For introduces a justification of the severe language just used. The emphasis is on now, which answers to now in Gal 1:9. I have been charged with conciliating men. Does this anathema of mine look like it? Is it a time for conciliatory words now, when Judaising emissaries are troubling you (Gal 1:7) and persuading you to forsake the true gospel? Persuade signifies conciliate, seek to win over.
Persuade or conciliate God is an awkward phrase; but the expression is condensed, and persuade is carried forward from the previous clause. This is not uncommon in Paul's style: See Plm 1:5; Eph 1:15; Phi 2:6, where μορφὴ form, applied to God, is probably the result of μορφὴν δούλου form of a servant (Gal 1:7) on which the main stress of the thought lies.
I certify (γνωρίζω)
Or, I make known. Certify, even in older English, is to assure or attest, which is too strong for γνωρίζειν to make known or declare. This, which in the New Testament is the universal meaning of γνωρίζειν, and the prevailing sense in lxx, is extremely rare in Class., where the usual sense is to become acquainted with. For the formula see on Th1 4:13.
After man (κατὰ ἄνθρωπον)
According to any human standard. The phrase only in Paul. See Rom 3:5; Co1 3:3; Co1 9:8; Co1 15:32. Κατὰ ἀνθρώπους according to men, Pe1 4:6.
Of man (παρὰ ἀνθρώπου)
Better, from man. Παρὰ from emphasizes the idea of transmission, and marks the connection between giver and receiver. Comp. Th1 2:13; Th1 4:1; Ti2 3:14; Act 10:22. In the Gospels and Acts παραλαμβάνειν usually means to take, in the sense of causing to accompany, as Mat 4:5; Mat 17:1; Mar 4:36, etc. Scarcely ever in the sense of receive: see Mar 7:4. In Paul only in the sense of receive, and only with παρὰ, with the single exception of Co1 11:23 (ἀπὸ). The simple λαμβάνω usually with παρὰ, but with ἀπὸ, Jo1 2:27; Jo1 3:22.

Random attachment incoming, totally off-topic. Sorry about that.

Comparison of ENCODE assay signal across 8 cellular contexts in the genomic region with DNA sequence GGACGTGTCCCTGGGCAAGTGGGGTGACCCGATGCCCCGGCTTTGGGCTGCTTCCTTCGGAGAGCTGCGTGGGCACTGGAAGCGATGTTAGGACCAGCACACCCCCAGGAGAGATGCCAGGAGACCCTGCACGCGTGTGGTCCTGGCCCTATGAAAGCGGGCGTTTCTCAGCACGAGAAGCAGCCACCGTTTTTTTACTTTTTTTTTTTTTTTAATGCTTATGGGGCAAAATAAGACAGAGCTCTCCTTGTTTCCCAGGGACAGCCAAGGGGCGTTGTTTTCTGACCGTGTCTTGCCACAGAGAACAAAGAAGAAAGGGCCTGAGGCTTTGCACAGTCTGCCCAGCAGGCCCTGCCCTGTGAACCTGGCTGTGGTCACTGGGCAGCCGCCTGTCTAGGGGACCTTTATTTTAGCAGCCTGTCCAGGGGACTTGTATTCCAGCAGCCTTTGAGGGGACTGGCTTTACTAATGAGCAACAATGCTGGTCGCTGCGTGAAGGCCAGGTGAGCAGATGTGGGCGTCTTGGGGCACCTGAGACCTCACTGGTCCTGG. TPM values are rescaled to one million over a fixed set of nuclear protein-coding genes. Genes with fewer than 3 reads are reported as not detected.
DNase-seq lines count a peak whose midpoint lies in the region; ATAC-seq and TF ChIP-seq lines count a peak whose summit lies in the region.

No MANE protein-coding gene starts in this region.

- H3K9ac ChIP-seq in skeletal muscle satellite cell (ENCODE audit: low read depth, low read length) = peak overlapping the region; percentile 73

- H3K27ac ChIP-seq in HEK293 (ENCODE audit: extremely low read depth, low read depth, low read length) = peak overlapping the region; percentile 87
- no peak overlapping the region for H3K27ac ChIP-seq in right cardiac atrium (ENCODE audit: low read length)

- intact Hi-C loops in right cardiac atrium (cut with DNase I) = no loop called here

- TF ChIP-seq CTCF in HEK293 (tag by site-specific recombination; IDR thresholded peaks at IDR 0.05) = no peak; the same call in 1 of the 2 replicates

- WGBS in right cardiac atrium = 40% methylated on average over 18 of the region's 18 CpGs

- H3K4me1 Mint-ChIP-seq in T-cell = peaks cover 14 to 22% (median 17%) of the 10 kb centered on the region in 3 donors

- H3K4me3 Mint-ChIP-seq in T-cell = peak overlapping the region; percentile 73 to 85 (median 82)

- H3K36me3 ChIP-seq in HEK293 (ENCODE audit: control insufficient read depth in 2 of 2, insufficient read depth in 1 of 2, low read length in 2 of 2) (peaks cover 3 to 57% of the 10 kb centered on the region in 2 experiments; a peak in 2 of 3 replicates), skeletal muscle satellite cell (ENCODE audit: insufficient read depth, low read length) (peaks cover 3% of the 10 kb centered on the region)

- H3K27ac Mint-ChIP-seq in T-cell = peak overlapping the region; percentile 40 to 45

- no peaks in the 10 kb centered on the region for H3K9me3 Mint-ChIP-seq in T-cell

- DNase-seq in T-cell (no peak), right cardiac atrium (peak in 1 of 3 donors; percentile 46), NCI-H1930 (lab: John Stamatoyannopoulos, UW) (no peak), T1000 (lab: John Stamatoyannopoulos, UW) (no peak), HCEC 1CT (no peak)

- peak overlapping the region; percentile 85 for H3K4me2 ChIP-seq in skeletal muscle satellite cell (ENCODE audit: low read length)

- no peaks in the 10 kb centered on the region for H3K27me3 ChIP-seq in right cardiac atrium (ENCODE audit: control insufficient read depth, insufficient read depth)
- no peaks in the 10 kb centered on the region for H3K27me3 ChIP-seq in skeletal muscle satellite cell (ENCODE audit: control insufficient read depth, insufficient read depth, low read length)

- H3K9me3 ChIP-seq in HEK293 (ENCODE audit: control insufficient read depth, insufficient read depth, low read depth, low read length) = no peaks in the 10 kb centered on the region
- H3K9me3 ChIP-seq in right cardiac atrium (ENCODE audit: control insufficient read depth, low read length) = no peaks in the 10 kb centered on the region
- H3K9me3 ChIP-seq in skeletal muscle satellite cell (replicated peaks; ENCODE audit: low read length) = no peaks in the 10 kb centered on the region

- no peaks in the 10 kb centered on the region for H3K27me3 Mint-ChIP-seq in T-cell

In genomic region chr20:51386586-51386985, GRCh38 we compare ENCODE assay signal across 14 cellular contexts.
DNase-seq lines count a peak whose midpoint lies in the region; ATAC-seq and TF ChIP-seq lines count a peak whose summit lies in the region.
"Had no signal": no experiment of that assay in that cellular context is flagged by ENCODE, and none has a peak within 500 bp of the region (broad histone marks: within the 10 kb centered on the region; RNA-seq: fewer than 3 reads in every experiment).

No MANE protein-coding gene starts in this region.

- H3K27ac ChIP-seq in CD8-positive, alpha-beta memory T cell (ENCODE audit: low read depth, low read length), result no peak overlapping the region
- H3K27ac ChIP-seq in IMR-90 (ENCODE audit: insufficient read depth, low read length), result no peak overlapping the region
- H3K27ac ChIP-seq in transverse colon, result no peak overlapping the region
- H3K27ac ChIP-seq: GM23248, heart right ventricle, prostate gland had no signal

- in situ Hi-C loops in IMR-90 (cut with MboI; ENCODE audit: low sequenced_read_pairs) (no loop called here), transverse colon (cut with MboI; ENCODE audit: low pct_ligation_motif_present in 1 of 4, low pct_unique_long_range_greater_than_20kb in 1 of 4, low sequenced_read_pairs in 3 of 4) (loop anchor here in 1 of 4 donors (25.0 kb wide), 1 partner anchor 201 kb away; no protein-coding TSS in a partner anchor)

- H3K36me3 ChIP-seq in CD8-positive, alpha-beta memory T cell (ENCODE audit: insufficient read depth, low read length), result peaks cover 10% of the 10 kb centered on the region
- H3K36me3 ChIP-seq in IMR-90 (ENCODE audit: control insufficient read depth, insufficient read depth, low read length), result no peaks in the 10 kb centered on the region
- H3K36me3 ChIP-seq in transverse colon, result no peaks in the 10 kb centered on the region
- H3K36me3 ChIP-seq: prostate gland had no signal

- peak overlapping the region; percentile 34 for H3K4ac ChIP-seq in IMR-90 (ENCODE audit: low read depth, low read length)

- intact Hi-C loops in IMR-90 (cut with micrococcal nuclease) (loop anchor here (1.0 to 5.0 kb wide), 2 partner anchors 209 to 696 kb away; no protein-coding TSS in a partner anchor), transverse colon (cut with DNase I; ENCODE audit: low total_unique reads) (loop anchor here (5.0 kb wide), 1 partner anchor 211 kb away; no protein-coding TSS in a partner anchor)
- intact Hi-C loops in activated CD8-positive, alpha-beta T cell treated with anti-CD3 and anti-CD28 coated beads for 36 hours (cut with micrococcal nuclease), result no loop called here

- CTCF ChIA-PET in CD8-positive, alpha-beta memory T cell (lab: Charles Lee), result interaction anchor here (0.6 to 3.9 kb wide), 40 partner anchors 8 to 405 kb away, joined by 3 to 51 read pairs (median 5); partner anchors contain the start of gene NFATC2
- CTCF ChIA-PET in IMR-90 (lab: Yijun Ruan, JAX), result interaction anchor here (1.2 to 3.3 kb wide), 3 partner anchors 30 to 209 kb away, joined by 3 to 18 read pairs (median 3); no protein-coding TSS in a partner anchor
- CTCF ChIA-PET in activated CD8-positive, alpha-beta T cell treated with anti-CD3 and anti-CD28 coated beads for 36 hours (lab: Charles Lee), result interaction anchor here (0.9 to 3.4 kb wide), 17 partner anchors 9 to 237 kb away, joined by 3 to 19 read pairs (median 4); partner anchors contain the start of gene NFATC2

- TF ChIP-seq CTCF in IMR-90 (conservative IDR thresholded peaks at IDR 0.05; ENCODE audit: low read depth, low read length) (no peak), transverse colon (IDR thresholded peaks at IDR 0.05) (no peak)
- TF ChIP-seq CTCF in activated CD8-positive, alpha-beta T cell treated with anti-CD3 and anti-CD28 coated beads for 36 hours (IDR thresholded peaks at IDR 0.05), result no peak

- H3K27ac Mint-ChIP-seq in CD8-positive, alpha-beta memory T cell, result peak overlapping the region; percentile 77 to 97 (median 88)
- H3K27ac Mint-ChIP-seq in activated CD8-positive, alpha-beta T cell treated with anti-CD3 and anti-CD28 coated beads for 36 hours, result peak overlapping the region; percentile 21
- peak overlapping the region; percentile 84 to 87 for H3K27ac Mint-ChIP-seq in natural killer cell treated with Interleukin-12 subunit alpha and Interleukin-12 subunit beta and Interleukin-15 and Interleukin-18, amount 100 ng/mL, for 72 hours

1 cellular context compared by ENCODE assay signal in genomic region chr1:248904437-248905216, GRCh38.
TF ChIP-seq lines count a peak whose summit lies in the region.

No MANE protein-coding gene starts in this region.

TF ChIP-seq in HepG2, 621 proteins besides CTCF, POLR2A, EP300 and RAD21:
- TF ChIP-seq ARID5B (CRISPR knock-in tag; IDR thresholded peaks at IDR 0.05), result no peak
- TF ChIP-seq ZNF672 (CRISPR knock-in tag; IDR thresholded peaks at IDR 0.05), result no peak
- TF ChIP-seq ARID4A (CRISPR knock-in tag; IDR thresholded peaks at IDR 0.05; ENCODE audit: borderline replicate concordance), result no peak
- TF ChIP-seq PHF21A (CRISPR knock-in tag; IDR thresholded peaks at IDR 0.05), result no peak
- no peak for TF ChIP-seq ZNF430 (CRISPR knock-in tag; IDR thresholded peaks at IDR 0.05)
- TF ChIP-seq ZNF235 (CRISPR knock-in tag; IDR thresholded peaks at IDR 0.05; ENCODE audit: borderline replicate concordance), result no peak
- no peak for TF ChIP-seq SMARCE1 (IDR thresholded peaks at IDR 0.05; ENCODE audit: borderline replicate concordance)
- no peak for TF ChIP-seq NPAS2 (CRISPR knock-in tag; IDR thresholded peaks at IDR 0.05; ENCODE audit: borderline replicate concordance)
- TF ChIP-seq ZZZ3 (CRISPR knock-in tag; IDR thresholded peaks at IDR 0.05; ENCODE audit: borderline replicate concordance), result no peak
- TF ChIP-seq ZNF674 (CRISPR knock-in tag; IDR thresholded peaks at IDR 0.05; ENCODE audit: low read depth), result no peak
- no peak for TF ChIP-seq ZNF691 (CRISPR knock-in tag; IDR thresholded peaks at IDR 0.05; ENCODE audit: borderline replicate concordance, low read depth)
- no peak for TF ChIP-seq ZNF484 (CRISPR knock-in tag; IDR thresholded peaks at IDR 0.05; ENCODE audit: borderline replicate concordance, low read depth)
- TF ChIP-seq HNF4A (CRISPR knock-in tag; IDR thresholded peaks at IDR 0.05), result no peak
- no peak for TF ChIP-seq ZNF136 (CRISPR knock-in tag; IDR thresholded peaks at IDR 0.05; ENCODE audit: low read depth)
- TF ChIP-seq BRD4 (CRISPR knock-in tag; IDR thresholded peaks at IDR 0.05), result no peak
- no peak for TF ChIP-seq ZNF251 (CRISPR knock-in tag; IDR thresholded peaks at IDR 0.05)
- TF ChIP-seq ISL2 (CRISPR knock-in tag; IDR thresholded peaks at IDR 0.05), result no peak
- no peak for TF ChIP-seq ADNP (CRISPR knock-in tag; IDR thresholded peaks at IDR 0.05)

By the revelation of Jesus Christ (δἰ ἀποκαλύψεως Ἱησοῦ Χριστοῦ)
Not, by Jesus Christ being revealed to me, but, I received the gospel by Jesus Christ's revealing it to me. The subject of the revelation is the gospel, not Christ. Christ was the revealer. Rev. (it came to me) through revelation of Jesus Christ.
Better, manner of life. See on Pe1 1:15.
In the Jews' religion (ἐν τῷ Ἱουδαΐσμῷ)
Only here and Gal 1:14. Lit. in Judaism. It signifies his national religious condition. In lxx, 2 Macc. 2:21; 8:2; 14:38; 4 Macc. 4:26.
Beyond measure (καθ' ὑπερβολὴν)
P. Lit. according to excess. The noun primarily means a casting beyond, thence superiority, excellency. See Co2 4:7, Co2 4:17. It is transliterated in hyperbole. For similar phrases comp. Co1 2:1; Act 19:20; Act 3:17; Act 25:23.
Better, laid waste. In Class. applied not only to things - cities, walls, fields, etc. - but also to persons. So Act 9:21.
Better, advanced. See on is far spent, Rom 13:12. Paul means that he outstripped his Jewish contemporaries in distinctively Jewish culture, zeal, and activity. Comp. Phi 3:4-6.
N.T.o. The A.V. is indefinite. The meaning is equals in age. So Rev., of mine own age.
Race. Not sect of the Pharisees. Comp. Phi 3:5; Co2 11:26; Rom 9:3.
Lit. a zealot. The extreme party of the Pharisees called themselves "zealots of the law"; "zealots of God." See on Simon the Canaanite, Mar 3:18. Paul describes himself under this name in his speech on the stairs, Act 22:3. Comp. Phi 3:5, Phi 3:6.
The Pharisaic traditions which had been engrafted on the law. See Mat 15:2, Mat 15:6; Mar 7:3, Mar 7:13, and on Th2 2:15.
It pleased (εὐδόκησεν)
See on εὐδοκία good pleasure, Th2 1:11.
Set apart: designated. See on Rom 1:1, and see on declared, Rom 1:4. The A.V. wrongly lends itself to the sense of the physical separation of the child from the mother.
From my mother's womb (ἐκ κοιλίας μητρός μου)